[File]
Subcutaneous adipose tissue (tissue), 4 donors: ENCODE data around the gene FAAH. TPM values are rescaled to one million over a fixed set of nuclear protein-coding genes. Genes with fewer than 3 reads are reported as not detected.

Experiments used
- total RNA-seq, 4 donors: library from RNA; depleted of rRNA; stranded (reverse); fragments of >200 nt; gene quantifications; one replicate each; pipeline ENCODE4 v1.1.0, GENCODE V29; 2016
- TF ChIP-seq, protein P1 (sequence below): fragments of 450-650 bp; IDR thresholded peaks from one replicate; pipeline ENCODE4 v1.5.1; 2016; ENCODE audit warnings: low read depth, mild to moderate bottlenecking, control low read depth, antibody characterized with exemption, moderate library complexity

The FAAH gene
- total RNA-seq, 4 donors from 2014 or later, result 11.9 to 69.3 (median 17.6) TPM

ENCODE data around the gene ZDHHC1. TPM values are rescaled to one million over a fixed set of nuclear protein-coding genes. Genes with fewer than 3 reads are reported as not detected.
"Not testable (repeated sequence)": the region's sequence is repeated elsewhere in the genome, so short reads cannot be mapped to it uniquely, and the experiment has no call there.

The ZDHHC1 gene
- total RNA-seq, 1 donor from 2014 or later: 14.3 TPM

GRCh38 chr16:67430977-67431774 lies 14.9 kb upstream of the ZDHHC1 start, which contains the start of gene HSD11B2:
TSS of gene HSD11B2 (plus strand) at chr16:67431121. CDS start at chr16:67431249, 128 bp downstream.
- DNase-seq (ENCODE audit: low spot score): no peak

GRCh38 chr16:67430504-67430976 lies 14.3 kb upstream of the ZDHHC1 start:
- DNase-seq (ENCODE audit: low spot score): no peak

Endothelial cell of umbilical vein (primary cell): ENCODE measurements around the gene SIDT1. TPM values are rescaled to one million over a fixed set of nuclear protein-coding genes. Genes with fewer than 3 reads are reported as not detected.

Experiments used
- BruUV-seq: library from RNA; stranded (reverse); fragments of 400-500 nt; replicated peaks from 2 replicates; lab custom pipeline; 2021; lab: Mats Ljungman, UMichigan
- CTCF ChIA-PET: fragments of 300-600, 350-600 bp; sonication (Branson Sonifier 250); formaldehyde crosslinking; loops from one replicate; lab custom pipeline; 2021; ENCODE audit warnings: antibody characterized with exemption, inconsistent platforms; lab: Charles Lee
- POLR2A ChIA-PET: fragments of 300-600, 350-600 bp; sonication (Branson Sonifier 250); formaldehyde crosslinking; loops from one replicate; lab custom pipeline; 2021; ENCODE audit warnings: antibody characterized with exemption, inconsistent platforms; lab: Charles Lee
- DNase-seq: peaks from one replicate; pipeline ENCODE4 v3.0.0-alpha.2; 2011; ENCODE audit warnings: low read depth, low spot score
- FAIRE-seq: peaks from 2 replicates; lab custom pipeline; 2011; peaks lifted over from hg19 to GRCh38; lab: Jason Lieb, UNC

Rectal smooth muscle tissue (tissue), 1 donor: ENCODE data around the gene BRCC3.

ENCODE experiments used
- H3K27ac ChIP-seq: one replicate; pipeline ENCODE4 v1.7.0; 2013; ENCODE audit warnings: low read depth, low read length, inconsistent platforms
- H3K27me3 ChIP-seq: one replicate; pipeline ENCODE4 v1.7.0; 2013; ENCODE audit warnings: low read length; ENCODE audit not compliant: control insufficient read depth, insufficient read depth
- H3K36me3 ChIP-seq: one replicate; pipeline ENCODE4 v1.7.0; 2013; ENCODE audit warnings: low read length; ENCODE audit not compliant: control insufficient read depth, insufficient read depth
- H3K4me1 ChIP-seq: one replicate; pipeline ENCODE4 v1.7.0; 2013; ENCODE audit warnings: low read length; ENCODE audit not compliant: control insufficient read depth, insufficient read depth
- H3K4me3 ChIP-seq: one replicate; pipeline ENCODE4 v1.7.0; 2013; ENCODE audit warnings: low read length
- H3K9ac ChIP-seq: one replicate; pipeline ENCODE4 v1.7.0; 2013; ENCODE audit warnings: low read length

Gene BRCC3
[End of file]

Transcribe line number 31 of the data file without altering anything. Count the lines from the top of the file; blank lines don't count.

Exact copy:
Gene BRCC3